About 3 hours
Around 8km (From JR Atashika Station to JR Odomari Station)
Hadasu-no-michi: Hadasu is said to be the place where the illustrious Royal Doctor Jofuku came from China in search of the elixir of life. The mountain slope is dotted with terraced rice paddies and houses, and with the many legends and historical spots here, you can experience history in this small hamlet. A species of tree that Jofuku found to have medical properties now grows at Hadasu and Jofuku Shrines. Obuki-toge Pass: This route passes through an extensive bamboo grove which is rare on the Kumano Kodo. The gentle slopes, wonderful views and peaceful atmosphere make this an enjoyable walk. After descending the mountain, the view of the white sandy coast will melt away any fatigue you may have from the walk.
Kamakura Period Stone Path
This is a stone path dating from the Kamakura period, making it the oldest stone path on the Iseji Route. The stones used to pave paths in those days were much larger than those used in later periods, making it easy to distinguish from roads paved in the Edo period (1603‒1868).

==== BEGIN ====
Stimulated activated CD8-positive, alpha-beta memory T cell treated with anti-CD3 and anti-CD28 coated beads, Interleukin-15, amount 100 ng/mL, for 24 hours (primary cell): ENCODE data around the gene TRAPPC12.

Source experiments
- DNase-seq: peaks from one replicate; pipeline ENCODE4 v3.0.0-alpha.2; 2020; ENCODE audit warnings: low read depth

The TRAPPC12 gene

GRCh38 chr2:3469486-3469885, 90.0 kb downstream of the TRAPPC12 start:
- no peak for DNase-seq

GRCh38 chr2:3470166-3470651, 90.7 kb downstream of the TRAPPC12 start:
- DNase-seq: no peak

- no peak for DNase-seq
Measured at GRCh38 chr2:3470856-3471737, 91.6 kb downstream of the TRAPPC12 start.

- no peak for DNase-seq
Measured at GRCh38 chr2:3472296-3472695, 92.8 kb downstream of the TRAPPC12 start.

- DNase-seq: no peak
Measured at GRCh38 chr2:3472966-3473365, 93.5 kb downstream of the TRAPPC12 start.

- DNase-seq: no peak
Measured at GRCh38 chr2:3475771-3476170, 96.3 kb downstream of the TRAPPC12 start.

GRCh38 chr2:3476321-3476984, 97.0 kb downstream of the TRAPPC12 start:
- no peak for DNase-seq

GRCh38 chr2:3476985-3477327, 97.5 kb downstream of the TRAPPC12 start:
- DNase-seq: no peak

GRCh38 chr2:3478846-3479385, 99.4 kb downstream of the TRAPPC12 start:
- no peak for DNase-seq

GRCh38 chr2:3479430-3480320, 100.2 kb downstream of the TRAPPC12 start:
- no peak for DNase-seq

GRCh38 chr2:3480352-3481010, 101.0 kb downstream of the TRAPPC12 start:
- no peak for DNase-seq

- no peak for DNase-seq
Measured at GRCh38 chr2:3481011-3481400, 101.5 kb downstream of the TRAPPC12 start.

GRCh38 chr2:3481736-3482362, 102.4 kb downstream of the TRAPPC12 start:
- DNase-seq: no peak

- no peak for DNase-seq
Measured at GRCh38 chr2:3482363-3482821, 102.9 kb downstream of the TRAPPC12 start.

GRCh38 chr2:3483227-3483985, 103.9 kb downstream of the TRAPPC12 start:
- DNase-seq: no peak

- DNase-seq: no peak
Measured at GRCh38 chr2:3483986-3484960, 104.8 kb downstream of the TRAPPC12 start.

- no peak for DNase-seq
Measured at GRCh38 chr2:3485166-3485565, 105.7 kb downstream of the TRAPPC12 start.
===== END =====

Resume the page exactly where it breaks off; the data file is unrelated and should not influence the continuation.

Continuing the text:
Emperor Qin's doctor, Jofuku, came seeking the elixir of life and imparted knowledge of the advanced civilization of China to the locals. Even when Japan went to war with China 100 years ago, the locals' reverence for Jofuku never wavered.
The Footprint Spring
The famous Buddhist monk, Kobodaishi (founder of Koya-san), is said to have left a footprint in the stone here where this hole is. The holy water here never dries up and is said to cure anything that ails you.
The Inscribed Stone
There is a big rock in front of the house of a lord that ruled here long ago. A couple, whom the lord had wronged before settling here, had sought him out to seek revenge, but the lord retaliated when they attacked. He reflected on this tragedy and had these characters carved on this rock: Kin - diligence, Shin - prudence/moderation and Nin – endurance through humiliation.
Just before you get to the pass, you will see a stone fence erected in the Edo period to protect crops from wild boars and deer.
The Obuki Teahouse operated here until about 1950. They would wrap rice balls and sushi in the leaves of plants - called "baran" and "hanamyoga" - which they planted here. The teahouse is long gone, but the plants remain.
From Obuki Pass, a gentle slope descends through a peaceful and scenic bamboo grove. During the season of the bamboo shoots (typically in the months of February and March), try and spot the holes where wild boars have dug up these shoots.
The beautiful sand beach, the Mamirugashima and Hakoshima islands off the coast, and the rocky point called Onigajo (Demon's Castle) make for a breathtaking view.
Other routes on the Kumano Kodo Iseji Trail